One traditional recipe for this season is Pear and White Wood Ear Soup. This dish is just simply delicious, and it is effective for supplementing the Lungs, nourishing fluids, and moistening dryness (without being so cloying as to create dampness).
Pear and White Wood Ear Soup 雪梨銀耳湯
1 large Asian pear 雪梨
2 dried white wood ear mushrooms 銀耳
1 small fresh edible lily bulb 百合
About ½ cup white or rock sugar
Soak wood ear for about 30 minutes, until softened
Rip wood ears into bite sized pieces, peel and cut pear into medium bite sized chunks, and separate out lily bulb into individual corms
In a pot, put about 6 cups of water together with all ingredients; bring to boil and simmer for 30 minutes to 2 hours on a very low heat
For those who like wood ears crisper, go for the shorter simmer time. For those who like things softer and more gelatinous, cook longer. My suggestion is to take small tastes along the way. This soup can be served warm or chilled (depending on preference and outside temperature).
The last recommendation I’ll offer is for those patients who continue to experience symptoms of damp, heat, or the combination thereof in the form of summerheat. A traditional channel based recommendation for Chu Shu is regular acupressure on Cheng Shan BL-57. This point helps expel damp and clear heat, and treats many symptoms of lingering summerheat such as headache, body aches, heavy limbs, or diarrhea. Notice that this area of the leg is one of thick flesh, and remember that the seventh chapter of the Ling Shu describes a needling method based on the five tissues and their relationships to the five viscera. One of the passages from that chapter reads:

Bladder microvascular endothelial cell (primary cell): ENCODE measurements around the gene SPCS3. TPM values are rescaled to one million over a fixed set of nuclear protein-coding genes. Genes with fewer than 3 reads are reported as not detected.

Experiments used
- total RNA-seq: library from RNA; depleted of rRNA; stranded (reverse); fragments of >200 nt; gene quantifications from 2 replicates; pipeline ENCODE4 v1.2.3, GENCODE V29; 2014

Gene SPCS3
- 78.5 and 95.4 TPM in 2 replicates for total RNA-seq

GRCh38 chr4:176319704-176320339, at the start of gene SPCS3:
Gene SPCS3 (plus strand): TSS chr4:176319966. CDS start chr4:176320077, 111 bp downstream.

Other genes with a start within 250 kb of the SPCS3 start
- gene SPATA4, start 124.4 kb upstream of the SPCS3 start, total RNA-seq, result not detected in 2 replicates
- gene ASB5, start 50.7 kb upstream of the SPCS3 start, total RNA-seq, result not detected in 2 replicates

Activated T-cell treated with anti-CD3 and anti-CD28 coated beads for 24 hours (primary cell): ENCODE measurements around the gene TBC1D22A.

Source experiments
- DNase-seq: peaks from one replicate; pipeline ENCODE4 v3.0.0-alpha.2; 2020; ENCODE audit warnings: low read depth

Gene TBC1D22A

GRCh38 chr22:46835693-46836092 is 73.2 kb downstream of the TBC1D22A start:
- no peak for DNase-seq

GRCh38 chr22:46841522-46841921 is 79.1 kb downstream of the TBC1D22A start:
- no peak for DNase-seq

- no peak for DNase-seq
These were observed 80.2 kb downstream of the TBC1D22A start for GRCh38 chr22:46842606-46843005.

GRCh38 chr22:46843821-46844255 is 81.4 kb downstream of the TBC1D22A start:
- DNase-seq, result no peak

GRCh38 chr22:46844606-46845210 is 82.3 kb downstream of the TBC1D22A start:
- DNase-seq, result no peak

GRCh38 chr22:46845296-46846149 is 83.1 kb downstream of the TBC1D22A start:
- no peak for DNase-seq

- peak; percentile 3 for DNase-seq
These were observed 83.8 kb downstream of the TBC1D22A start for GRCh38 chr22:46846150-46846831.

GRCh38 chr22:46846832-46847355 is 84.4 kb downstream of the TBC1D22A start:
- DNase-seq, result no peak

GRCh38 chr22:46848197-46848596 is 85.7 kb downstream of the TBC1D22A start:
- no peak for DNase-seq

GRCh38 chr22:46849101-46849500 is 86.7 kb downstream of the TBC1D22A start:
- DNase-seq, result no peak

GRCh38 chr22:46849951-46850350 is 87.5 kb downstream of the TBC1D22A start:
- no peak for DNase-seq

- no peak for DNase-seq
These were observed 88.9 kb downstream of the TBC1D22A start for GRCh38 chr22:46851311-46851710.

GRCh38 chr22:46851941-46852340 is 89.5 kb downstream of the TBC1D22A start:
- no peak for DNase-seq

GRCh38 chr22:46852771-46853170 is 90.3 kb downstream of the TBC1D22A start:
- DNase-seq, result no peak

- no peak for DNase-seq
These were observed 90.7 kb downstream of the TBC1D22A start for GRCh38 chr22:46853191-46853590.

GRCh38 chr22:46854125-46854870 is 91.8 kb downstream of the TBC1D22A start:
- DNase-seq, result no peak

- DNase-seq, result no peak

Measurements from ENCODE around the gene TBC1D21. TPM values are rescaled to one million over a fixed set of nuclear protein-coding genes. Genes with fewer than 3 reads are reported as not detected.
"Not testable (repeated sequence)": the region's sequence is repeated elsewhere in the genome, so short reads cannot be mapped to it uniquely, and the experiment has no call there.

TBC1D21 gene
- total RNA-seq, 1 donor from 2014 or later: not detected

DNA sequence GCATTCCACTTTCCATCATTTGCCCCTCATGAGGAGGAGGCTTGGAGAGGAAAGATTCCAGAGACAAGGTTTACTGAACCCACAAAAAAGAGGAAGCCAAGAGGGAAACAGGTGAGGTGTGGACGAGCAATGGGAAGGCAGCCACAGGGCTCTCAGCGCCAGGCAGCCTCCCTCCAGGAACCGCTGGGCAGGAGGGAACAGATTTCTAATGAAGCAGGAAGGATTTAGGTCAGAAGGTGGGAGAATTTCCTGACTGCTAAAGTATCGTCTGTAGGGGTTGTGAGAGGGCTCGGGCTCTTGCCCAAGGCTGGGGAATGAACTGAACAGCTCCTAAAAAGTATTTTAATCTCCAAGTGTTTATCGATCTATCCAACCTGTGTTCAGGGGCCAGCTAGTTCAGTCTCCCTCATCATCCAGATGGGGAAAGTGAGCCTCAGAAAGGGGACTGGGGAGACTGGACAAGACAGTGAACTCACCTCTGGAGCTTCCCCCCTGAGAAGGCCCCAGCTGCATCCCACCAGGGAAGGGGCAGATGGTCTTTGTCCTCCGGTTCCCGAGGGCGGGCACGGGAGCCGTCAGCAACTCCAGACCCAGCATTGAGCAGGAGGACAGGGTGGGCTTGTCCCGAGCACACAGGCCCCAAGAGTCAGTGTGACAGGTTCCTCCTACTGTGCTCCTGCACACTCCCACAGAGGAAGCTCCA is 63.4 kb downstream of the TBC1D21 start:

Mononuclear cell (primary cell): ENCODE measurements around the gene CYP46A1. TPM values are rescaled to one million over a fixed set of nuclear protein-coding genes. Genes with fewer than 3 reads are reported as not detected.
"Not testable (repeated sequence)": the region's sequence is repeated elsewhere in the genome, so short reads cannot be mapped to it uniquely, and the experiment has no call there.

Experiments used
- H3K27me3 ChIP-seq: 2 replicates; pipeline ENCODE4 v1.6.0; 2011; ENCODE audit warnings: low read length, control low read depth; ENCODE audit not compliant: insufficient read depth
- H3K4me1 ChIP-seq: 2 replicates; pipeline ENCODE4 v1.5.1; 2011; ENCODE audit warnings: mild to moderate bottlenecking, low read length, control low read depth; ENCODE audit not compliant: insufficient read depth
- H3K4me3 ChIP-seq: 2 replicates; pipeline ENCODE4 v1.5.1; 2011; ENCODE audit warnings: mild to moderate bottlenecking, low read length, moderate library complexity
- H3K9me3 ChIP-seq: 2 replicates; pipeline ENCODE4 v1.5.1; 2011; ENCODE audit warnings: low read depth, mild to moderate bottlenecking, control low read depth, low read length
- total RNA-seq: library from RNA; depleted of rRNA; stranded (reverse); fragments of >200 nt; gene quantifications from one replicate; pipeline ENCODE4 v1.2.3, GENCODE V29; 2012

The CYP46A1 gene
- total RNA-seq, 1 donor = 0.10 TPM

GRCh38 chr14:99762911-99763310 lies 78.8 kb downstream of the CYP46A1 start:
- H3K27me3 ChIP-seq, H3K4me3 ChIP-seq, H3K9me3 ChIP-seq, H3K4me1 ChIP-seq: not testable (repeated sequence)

The fourth is called united valleys piercing. United valleys piercing is to pierce left then right from the same hole, like a chicken's foot. Pierce to the division between the flesh. This treats flesh block (bi). It is in resonance with the Spleen.
Here we see that needling into fleshy areas of the body treats problems of the flesh as well as treats problems of the Spleen. As dampness is the disease evil of the Soil/Earth phase (and thus the Spleen), this needling technique also has resonance with its treatment. For example, over the last few weeks, patients in my office have been complaining of aching and heaviness in the joints, especially of the knees, hips and in general lower extremities. This is because dampness, as a Yin disease evil, commonly moves down in the body. One of the points I’ve been using over and over again to work with this is Jian Zhong 44.06. The point, located on the shoulder, is in a fleshy area of the body just like Cheng Shan BL-57 is. Likewise, it treats damp accumulation of the joints and extremities. Other points in the shoulder area, such as Bei Mian 44.07, are specifically indicated for digestive problems such as abdominal distension, vomiting or enteritis. This is because, like Jian Zhong 44.06 and Cheng Shan BL-57, Bei Mian is in an area of thick flesh and thus treats problems of the Spleen. This time of year as we are still experiencing summerheat and dampness, these types of points can be frequently used.